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Amazon Stock: How The Company Delivered A Monster Quarter

On first quarter earnings day, Amazon delivered outstanding results across the board. Here are 2 key takeaways from AMZN earnings report.

Big Tech is killing it in the first quarter. On April 29, Amazon delivered jaw-dropping results, maybe beyond the most bullish expectations.

The company posted impressive revenues of $108.5 billion and EPS of $15.79 that lavishly beat consensus of $9.64 and more than tripled year-over-year. Amazon stock ($AMZN) ended the day slightly higher during the regular session and up another +3% in after-hours trading.

Below are two takeaways from earnings day that summarize the company's performance and the stock's after-hours price action.

AWS Solutions

Figure 1: Amazon Web Services cloud solutions.

#1. AWS drives bullishness

Strength in AWS was probably the highlight, at a growth rate of 32% that very easily beat consensus by a good 10 percentage points, plus solid margins of over 30%. The rate of revenue increase accelerated sequentially quite a bit, which must have been a surprise to most Amazon analysts and investors.

This is probably the key reason why Amazon stock climbed in after hours, even after shares had spiked 13% in the past month alone. The market tends to pay remarkably close attention to the growth pace in the cloud business. 

See table below, and notice the outstanding Q1 growth figures in column 2:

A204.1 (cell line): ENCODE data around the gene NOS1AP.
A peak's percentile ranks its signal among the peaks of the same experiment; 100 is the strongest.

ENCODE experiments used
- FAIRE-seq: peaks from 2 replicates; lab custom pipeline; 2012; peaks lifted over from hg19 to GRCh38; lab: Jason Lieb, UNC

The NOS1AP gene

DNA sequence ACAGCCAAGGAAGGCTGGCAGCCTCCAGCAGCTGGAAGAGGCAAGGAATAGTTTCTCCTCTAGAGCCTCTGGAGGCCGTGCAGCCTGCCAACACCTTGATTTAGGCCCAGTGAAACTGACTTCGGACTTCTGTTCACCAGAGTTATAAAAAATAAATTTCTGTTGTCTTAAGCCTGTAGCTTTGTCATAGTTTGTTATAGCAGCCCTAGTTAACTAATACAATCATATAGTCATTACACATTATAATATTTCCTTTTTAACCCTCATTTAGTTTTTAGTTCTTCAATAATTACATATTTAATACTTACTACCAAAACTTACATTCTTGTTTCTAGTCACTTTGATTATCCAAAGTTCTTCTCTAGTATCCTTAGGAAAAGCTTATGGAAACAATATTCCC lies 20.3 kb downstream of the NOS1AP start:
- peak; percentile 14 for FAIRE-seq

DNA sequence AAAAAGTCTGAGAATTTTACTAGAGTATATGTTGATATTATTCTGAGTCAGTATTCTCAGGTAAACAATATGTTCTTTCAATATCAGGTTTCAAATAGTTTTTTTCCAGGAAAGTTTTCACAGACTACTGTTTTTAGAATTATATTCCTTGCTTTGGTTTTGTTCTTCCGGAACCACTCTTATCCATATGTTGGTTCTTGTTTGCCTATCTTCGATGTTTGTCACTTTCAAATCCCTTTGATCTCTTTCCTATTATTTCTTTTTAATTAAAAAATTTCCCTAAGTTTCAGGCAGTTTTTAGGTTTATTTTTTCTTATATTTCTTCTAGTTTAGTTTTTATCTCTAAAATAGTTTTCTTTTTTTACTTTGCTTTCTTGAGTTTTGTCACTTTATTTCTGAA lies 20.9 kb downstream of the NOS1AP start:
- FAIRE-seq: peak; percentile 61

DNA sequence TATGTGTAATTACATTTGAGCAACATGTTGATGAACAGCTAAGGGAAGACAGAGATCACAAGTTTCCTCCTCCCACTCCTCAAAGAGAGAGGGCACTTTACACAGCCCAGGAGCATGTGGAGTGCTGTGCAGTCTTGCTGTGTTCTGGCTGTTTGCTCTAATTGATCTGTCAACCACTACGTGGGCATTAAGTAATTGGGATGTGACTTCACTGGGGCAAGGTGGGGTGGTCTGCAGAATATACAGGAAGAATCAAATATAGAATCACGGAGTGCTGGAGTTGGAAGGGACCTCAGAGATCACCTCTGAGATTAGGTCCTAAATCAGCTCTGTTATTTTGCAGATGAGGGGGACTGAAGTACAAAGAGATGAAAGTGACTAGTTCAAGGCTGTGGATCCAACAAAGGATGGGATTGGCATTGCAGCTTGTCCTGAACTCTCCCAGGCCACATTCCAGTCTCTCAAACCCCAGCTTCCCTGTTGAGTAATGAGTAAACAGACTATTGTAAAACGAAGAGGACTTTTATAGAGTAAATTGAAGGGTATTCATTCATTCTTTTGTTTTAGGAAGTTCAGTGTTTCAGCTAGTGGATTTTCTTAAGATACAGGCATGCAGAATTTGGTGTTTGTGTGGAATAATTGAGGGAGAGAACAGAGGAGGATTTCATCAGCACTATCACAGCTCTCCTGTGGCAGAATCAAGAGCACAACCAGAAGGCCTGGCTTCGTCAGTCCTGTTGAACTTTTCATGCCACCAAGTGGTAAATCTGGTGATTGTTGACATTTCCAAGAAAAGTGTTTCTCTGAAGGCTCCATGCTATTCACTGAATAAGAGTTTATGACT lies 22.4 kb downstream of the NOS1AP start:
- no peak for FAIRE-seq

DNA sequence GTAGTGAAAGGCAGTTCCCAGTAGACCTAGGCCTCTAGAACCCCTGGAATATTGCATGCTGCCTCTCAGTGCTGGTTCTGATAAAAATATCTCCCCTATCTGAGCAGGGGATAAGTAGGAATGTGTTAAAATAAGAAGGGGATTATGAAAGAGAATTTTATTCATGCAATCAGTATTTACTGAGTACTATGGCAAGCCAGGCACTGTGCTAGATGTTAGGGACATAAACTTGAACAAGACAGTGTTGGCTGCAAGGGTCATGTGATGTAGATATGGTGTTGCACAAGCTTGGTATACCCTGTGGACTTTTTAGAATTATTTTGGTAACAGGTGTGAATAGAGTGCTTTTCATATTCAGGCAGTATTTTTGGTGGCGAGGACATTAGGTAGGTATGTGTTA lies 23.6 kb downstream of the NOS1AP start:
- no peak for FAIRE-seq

Figure 2: Amazon's Q1 segment breakdown.

Figure 2: Amazon's Q1 segment breakdown.

#2. Every quarter is a holiday

Amazon e-commerce is on fire. Online stores largely maintained last quarter's momentum, climbing 41% year-over-year. Physical stores, on the other hand, still seem heavily impacted by the pandemic, down -16%.

Third-party business remains robust – this is basically where the highest growth rates are, in North America e-commerce. Worth noting, op margins for the International and North America segments reached a six-quarter peak this time.

The combination of (1) a recovering economy, especially in the US, and (2) the COVID-19 pandemic that has been causing a shift in shopping habits favors online retailers. Among them, Amazon is a clear winner, possibly the top player.

Therefore, Q1 felt like another holiday period for the Seattle-based giant, as total quarterly revenues surpassed $100 billion only for the second time ever.

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(Disclaimers: this is not investment advice. The author may be long one or more stocks mentioned in this report. Also, the article may contain affiliate links. These partnerships do not influence editorial content. Thanks for supporting The Apple Maven)